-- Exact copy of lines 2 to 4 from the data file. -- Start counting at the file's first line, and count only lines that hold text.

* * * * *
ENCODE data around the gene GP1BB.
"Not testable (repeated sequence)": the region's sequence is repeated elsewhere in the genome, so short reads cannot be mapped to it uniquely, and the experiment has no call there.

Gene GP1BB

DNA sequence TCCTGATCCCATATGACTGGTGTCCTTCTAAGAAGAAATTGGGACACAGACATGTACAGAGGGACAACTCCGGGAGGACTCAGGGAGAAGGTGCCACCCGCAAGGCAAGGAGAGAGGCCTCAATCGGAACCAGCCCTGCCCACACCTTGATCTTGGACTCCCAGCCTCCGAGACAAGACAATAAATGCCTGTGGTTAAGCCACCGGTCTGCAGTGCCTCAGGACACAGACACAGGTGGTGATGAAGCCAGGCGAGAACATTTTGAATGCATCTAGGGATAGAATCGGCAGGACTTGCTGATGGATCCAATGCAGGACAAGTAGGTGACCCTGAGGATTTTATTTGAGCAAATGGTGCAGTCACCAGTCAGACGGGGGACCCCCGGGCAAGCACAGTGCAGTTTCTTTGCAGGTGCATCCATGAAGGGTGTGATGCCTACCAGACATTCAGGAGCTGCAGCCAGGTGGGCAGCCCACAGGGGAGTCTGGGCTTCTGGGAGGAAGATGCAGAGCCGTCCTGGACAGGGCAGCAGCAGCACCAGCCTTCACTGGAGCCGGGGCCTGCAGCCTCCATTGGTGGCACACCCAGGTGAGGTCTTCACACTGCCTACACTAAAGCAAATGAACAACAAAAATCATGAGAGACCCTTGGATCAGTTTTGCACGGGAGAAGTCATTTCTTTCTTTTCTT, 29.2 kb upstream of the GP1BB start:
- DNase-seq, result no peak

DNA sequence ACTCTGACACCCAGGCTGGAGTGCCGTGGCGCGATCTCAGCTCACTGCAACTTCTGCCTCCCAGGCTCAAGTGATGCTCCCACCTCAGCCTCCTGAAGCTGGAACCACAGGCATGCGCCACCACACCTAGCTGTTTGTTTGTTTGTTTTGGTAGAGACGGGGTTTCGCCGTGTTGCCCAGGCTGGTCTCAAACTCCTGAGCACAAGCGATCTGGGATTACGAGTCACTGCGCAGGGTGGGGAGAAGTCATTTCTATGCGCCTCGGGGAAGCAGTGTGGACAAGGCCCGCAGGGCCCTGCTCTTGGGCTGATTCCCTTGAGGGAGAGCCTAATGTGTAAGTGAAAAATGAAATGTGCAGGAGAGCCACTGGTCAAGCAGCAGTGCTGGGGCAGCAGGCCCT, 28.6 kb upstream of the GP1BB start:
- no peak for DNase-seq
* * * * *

"Not testable (repeated sequence)": the region's sequence is repeated elsewhere in the genome, so short reads cannot be mapped to it uniquely, and the experiment has no call there.

Gene GP1BB

DNA sequence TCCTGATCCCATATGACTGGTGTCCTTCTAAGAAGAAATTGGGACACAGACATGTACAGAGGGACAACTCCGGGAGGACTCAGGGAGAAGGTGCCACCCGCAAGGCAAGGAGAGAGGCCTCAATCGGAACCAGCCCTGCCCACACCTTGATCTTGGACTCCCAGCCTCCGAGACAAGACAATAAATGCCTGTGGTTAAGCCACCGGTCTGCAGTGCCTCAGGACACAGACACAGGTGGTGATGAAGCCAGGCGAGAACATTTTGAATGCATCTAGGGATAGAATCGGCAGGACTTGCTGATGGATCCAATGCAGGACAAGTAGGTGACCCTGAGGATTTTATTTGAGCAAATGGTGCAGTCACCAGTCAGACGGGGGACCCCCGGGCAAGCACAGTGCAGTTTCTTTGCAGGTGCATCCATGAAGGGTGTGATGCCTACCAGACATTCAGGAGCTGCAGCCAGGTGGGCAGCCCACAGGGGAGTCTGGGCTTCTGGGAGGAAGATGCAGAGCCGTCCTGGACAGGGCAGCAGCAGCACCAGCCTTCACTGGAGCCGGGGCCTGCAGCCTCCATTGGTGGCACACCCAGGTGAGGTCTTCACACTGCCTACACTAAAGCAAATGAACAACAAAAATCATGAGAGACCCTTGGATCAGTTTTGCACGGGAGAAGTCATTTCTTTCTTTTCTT, 29.2 kb upstream of the GP1BB start: